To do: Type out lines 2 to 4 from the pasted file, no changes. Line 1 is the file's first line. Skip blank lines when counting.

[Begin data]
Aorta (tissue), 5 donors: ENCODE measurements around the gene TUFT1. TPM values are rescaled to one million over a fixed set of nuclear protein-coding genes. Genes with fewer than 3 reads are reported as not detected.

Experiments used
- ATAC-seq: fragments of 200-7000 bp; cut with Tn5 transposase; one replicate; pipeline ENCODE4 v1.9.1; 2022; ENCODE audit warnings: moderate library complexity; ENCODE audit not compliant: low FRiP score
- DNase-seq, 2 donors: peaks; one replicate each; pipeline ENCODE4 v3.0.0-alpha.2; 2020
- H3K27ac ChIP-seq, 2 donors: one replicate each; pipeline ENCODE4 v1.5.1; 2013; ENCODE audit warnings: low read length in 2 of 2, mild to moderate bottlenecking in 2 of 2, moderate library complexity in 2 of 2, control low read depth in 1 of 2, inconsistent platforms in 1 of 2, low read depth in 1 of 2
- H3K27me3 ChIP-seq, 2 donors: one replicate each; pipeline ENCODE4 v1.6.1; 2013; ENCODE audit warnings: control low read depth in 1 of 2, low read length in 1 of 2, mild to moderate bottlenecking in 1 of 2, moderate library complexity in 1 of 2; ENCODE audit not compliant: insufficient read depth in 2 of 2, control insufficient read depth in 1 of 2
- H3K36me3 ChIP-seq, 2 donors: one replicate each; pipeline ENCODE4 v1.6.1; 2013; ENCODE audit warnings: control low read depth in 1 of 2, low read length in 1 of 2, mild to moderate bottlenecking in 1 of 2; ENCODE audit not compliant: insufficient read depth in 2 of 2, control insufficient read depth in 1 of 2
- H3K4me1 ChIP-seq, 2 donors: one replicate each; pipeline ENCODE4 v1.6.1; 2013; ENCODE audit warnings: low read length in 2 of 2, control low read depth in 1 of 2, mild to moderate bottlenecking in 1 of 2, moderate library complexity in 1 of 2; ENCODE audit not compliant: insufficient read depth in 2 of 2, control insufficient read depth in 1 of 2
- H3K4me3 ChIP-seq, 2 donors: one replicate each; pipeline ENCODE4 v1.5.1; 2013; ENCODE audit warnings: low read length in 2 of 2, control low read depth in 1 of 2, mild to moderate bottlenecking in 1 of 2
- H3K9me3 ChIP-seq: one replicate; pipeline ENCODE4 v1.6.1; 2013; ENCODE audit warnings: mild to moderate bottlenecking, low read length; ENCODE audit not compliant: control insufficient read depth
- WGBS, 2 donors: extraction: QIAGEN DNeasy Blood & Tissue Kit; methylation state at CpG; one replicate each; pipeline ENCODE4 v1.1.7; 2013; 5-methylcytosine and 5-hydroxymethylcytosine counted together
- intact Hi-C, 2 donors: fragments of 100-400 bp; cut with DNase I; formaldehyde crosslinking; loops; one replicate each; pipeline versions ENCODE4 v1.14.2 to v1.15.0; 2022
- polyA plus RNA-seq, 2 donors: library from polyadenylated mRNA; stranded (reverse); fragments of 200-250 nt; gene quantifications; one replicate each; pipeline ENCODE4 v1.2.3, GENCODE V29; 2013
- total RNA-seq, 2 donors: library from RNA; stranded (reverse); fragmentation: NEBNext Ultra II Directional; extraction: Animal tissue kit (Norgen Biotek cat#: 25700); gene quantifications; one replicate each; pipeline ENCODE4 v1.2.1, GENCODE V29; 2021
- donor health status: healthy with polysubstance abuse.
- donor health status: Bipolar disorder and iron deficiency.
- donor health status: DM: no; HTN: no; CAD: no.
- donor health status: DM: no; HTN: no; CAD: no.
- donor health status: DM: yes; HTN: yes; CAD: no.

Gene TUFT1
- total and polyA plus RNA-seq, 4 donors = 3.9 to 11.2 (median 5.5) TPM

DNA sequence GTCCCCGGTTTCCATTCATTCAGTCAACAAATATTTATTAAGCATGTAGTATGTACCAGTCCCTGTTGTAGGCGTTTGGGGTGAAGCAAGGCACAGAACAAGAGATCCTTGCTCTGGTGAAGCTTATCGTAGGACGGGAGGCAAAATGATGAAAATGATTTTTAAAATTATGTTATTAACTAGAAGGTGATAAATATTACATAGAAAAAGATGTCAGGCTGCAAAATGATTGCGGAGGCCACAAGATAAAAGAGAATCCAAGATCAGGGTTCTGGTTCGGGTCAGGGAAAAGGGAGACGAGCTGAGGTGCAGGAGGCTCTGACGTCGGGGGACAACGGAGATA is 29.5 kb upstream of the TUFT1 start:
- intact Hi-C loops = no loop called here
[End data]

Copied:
Experiments used
- ATAC-seq: fragments of 200-7000 bp; cut with Tn5 transposase; one replicate; pipeline ENCODE4 v1.9.1; 2022; ENCODE audit warnings: moderate library complexity; ENCODE audit not compliant: low FRiP score
- DNase-seq, 2 donors: peaks; one replicate each; pipeline ENCODE4 v3.0.0-alpha.2; 2020